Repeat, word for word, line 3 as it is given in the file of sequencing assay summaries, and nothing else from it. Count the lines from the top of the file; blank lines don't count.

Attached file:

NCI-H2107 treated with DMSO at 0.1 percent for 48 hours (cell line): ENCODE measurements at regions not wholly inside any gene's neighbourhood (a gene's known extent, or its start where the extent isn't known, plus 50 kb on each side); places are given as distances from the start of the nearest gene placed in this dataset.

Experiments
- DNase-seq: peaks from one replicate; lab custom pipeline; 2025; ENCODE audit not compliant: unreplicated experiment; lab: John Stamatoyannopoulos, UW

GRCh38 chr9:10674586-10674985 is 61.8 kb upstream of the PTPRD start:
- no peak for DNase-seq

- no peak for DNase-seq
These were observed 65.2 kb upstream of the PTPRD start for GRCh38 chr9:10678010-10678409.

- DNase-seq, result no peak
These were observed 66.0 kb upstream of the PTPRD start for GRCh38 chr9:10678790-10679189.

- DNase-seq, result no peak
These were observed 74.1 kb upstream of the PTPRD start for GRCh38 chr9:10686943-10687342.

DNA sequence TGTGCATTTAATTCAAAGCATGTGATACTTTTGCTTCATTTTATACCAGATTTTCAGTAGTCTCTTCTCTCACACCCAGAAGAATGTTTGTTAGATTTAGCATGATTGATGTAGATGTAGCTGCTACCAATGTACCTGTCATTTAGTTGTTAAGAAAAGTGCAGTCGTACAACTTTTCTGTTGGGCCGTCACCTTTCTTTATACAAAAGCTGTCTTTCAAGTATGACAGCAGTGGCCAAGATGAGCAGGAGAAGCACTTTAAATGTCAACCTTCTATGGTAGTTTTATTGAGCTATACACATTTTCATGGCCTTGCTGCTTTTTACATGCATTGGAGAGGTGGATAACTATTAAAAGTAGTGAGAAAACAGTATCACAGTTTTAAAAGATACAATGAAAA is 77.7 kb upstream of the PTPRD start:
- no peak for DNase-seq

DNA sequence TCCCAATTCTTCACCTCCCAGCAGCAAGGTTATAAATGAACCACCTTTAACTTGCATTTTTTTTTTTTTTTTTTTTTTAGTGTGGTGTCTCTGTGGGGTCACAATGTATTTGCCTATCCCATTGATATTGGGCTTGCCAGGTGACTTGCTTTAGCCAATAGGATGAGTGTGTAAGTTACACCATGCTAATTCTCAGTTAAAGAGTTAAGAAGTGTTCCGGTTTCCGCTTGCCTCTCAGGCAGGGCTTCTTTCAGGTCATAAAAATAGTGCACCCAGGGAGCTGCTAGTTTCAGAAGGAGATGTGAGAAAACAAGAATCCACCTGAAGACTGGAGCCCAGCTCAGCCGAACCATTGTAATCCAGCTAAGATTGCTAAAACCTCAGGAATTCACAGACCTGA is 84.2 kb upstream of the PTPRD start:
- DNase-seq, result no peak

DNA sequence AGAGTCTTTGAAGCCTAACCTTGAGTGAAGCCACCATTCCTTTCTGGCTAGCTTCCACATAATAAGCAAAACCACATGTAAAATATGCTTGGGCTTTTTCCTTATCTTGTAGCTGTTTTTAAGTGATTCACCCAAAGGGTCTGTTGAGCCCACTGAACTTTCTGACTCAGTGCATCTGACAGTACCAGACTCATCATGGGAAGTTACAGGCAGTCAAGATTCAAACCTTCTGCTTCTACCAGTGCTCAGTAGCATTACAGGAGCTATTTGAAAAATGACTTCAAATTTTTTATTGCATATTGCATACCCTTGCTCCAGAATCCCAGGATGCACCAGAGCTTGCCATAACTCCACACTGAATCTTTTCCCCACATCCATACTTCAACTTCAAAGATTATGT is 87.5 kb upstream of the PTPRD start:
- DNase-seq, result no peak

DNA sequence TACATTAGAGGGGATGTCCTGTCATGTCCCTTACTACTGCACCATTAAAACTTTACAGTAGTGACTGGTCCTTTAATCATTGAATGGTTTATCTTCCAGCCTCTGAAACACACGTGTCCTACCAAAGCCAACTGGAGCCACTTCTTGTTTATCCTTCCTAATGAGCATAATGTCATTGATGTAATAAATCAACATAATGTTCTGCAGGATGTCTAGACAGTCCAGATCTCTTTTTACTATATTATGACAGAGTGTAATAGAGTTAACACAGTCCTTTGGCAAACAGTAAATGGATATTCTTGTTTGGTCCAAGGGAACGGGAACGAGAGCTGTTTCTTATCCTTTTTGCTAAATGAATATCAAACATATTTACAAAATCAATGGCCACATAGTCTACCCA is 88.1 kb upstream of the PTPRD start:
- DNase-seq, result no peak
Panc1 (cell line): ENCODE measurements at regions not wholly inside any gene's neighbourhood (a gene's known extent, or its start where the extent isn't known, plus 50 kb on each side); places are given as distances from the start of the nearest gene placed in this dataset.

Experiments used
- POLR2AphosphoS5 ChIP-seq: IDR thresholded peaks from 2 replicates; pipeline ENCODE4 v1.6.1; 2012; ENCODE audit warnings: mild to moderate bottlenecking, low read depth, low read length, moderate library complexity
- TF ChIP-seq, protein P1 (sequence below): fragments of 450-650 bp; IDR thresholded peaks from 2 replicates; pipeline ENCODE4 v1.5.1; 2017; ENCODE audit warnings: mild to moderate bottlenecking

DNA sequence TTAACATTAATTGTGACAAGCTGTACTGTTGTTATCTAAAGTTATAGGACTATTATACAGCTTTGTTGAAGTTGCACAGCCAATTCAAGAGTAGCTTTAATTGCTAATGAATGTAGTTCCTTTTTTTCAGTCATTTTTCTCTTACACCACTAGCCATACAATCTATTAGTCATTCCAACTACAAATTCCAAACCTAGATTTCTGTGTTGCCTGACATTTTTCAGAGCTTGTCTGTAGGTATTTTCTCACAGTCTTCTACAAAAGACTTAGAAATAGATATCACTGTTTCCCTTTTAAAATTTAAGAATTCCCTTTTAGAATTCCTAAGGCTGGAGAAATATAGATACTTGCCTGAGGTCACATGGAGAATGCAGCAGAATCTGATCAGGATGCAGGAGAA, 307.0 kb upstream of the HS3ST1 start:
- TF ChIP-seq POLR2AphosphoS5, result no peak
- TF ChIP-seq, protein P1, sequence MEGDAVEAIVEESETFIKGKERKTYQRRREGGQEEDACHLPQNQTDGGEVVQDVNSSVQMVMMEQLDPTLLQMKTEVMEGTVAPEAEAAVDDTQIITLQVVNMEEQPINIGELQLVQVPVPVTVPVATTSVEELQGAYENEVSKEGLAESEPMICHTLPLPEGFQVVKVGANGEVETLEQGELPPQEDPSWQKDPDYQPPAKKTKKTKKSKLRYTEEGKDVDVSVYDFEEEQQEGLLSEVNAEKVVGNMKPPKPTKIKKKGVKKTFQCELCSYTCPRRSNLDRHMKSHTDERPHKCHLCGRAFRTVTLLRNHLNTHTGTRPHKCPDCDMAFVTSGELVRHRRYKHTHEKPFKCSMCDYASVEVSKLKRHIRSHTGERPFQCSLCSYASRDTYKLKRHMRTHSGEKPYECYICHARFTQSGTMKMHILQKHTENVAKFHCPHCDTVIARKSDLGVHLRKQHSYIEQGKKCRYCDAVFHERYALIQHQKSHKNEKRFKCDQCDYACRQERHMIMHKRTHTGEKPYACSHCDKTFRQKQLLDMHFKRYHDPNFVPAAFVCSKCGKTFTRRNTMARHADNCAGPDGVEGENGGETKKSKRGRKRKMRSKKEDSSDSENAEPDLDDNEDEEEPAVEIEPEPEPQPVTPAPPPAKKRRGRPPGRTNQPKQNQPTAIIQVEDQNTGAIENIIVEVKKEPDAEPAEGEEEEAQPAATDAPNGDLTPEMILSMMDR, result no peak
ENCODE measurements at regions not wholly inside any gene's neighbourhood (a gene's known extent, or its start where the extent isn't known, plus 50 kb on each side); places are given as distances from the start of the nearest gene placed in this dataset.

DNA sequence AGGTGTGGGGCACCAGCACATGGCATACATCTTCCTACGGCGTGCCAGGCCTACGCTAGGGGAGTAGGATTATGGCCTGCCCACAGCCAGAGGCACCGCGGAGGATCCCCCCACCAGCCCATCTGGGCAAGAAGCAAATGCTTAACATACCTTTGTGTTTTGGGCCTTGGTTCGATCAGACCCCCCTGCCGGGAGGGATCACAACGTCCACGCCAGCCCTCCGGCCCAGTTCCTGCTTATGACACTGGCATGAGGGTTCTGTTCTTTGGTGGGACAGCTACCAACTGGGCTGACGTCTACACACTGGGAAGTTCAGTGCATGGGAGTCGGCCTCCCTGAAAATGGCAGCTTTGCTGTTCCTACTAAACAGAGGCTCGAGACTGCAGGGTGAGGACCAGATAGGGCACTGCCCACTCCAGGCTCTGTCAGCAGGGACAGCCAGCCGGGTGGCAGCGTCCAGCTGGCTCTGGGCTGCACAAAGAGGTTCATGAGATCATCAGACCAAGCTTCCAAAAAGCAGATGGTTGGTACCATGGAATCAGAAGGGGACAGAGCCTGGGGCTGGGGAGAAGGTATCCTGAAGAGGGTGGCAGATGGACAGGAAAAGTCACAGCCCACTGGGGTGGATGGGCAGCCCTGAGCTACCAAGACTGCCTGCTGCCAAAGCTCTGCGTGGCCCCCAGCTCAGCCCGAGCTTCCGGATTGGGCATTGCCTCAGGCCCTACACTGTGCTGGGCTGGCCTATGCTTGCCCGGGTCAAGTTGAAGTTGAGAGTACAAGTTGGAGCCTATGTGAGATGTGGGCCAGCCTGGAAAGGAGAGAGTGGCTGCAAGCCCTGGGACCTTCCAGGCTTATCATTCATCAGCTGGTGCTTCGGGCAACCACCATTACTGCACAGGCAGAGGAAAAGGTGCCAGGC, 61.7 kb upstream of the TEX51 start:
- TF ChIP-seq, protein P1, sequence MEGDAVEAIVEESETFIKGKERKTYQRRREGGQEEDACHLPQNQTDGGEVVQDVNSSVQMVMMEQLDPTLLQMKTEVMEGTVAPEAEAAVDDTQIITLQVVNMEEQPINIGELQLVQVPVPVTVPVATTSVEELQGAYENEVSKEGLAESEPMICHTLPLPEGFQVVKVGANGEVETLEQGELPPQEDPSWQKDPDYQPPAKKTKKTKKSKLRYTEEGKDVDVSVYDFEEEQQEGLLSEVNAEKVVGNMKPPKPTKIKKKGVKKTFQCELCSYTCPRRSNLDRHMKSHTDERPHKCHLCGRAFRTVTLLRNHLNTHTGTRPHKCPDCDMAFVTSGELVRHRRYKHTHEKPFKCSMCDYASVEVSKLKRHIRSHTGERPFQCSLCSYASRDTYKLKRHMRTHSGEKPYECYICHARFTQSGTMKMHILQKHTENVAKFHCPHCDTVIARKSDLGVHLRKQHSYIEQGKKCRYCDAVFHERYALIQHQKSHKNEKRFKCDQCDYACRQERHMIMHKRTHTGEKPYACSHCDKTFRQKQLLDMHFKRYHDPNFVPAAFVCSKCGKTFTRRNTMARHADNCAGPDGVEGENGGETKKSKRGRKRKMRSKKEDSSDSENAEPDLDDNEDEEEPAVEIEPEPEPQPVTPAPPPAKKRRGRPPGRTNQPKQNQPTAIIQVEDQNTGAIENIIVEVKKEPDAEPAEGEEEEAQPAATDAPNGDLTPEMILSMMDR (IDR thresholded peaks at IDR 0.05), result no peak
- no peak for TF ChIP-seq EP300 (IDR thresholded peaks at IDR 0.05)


- DNase-seq: peaks from one replicate; lab custom pipeline; 2025; ENCODE audit not compliant: unreplicated experiment; lab: John Stamatoyannopoulos, UW